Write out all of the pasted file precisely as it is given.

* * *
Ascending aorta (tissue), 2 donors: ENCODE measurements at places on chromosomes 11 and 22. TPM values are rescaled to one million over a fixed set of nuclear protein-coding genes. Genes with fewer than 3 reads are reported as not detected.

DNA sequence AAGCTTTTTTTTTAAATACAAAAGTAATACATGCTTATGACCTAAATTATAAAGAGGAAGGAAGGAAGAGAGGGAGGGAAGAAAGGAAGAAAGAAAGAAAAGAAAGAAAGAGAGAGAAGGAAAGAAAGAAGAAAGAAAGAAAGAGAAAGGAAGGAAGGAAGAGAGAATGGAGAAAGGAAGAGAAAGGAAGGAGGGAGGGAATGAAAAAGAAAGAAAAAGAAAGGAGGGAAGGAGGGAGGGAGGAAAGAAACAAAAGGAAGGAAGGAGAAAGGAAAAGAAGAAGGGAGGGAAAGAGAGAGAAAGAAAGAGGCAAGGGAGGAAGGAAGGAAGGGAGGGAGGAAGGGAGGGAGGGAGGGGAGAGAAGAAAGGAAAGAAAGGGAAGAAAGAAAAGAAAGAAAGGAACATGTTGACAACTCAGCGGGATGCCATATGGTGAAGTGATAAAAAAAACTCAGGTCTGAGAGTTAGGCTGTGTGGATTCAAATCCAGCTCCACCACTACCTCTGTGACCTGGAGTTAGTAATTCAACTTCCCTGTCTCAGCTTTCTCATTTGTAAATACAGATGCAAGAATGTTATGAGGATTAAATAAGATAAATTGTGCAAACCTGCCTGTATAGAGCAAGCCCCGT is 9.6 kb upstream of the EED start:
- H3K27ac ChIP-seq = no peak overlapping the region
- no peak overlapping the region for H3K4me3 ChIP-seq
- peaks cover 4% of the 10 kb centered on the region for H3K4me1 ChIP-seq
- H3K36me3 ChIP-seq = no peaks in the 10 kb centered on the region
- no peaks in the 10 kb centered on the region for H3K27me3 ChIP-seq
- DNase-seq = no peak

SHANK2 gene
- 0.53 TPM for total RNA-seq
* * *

Ascending aorta (tissue), 2 donors: ENCODE measurements at places on chromosomes 11 and 22. TPM values are rescaled to one million over a fixed set of nuclear protein-coding genes. Genes with fewer than 3 reads are reported as not detected.

DNA sequence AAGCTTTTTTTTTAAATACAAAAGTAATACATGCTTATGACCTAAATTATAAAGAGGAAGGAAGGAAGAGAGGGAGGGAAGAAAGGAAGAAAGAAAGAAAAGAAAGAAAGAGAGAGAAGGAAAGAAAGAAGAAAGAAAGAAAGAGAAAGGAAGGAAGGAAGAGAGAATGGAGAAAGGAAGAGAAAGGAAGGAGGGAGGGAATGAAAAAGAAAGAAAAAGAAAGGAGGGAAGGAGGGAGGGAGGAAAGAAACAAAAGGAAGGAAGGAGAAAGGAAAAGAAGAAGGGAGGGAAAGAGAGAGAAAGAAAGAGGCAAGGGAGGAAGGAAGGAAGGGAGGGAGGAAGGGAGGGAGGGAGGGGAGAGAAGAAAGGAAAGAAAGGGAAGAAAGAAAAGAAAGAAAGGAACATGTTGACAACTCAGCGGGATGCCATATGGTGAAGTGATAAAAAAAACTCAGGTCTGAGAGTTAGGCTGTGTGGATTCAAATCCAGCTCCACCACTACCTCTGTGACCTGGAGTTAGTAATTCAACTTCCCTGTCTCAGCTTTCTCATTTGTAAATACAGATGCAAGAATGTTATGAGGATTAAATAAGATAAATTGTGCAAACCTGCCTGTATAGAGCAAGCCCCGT is 9.6 kb upstream of the EED start:
- H3K27ac ChIP-seq = no peak overlapping the region
- no peak overlapping the region for H3K4me3 ChIP-seq
- peaks cover 4% of the 10 kb centered on the region for H3K4me1 ChIP-seq
- H3K36me3 ChIP-seq = no peaks in the 10 kb centered on the region
- no peaks in the 10 kb centered on the region for H3K27me3 ChIP-seq
- DNase-seq = no peak

SHANK2 gene
- 0.53 TPM for total RNA-seq